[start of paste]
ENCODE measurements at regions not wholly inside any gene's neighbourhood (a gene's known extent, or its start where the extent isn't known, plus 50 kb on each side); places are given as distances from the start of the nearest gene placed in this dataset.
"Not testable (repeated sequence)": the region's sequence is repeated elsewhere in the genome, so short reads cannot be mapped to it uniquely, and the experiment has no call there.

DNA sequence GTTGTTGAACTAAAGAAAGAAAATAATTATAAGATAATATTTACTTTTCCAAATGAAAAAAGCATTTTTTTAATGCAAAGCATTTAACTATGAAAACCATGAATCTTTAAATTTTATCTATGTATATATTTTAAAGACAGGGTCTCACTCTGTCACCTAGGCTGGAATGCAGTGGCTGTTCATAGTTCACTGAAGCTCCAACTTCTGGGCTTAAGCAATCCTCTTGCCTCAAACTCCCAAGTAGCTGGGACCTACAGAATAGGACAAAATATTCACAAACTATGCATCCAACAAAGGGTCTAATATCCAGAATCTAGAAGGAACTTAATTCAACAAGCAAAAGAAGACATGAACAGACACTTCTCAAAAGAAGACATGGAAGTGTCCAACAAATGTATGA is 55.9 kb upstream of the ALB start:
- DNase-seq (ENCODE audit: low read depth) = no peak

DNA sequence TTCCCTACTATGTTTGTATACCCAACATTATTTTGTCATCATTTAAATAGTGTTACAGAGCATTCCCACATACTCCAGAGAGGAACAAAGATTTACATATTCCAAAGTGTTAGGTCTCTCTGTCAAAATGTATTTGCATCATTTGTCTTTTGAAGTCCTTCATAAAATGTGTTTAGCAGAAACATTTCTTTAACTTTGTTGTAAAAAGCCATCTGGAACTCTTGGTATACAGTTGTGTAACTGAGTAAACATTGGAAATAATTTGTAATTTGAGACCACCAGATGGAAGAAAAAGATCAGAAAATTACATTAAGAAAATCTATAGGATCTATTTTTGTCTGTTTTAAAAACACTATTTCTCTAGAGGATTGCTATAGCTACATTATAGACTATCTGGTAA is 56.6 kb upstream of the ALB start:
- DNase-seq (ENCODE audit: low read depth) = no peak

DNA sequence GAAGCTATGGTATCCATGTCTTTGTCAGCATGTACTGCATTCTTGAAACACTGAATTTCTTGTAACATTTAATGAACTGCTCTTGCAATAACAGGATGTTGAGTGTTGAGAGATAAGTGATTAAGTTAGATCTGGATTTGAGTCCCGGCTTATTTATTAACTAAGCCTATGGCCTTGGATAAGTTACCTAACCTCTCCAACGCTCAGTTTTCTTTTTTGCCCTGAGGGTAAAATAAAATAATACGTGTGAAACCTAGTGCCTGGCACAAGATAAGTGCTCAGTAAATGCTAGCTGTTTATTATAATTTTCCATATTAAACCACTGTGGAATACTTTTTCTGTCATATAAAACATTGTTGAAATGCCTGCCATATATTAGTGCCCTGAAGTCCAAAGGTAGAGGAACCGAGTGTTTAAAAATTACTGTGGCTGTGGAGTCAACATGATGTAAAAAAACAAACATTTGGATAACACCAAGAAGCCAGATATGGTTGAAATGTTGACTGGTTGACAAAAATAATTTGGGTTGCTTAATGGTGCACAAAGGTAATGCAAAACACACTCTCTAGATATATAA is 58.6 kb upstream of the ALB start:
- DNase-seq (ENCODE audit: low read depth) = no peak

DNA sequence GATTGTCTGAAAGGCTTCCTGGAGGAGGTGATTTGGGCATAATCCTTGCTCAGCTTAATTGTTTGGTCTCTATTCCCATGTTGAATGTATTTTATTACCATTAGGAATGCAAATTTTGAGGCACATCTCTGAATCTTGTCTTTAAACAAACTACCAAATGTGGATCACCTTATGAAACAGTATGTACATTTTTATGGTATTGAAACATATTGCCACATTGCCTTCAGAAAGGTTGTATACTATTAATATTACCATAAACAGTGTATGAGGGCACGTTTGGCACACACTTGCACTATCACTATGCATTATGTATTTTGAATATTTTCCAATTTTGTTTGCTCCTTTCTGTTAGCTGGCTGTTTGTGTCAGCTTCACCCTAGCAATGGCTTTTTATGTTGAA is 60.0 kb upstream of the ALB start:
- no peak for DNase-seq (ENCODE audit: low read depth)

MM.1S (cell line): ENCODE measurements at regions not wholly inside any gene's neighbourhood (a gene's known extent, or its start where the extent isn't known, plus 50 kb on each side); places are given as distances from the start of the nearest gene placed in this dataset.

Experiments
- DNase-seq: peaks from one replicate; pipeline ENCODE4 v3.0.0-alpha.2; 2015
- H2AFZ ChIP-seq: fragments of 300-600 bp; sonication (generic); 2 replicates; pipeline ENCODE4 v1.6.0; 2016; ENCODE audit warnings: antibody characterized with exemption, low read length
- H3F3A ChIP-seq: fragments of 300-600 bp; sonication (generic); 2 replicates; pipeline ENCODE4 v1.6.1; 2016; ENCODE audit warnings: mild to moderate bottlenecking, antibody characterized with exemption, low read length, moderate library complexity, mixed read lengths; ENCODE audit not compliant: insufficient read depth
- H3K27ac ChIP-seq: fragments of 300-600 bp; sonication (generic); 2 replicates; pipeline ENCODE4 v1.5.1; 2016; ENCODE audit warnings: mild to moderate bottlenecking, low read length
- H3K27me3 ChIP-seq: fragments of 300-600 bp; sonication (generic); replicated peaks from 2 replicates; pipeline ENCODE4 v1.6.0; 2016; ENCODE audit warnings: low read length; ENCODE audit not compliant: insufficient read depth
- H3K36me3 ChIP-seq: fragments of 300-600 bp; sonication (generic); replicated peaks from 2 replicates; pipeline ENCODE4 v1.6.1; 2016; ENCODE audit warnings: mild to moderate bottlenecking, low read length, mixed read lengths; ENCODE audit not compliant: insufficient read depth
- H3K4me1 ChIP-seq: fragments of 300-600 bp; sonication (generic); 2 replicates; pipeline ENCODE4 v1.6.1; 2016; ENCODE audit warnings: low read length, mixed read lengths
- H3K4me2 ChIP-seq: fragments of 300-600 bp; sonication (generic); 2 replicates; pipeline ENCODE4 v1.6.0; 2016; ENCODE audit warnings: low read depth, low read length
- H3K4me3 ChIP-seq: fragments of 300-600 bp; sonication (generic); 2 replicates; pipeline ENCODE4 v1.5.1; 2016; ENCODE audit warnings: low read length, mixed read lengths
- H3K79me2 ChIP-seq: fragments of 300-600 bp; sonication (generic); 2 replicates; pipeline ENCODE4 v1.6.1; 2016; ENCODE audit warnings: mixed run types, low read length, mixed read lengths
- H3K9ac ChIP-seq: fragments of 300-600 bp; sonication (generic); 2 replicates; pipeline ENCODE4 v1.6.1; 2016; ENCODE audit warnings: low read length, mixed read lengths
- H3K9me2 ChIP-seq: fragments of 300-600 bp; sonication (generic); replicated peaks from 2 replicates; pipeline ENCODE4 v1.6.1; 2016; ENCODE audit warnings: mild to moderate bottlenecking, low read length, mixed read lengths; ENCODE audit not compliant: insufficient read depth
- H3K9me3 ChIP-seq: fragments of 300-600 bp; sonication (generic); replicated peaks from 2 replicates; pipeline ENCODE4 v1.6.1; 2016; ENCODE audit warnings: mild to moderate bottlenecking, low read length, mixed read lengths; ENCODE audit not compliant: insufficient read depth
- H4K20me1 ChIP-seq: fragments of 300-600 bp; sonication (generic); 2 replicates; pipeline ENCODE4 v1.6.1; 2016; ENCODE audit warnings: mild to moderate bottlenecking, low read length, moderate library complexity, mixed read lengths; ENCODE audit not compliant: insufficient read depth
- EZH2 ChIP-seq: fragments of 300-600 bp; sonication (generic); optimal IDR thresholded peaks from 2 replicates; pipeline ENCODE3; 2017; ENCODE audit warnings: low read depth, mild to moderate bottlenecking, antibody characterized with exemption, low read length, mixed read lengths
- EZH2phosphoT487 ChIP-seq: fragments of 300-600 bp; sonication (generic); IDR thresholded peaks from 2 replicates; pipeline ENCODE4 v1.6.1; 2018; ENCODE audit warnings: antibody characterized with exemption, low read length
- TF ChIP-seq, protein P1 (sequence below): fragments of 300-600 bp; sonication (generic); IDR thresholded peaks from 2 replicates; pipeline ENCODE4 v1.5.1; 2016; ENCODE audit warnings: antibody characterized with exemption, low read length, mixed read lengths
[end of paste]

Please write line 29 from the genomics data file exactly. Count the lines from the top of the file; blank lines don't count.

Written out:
- TF ChIP-seq, protein P1 (sequence below): fragments of 300-600 bp; sonication (generic); IDR thresholded peaks from 2 replicates; pipeline ENCODE4 v1.5.1; 2016; ENCODE audit warnings: antibody characterized with exemption, low read length, mixed read lengths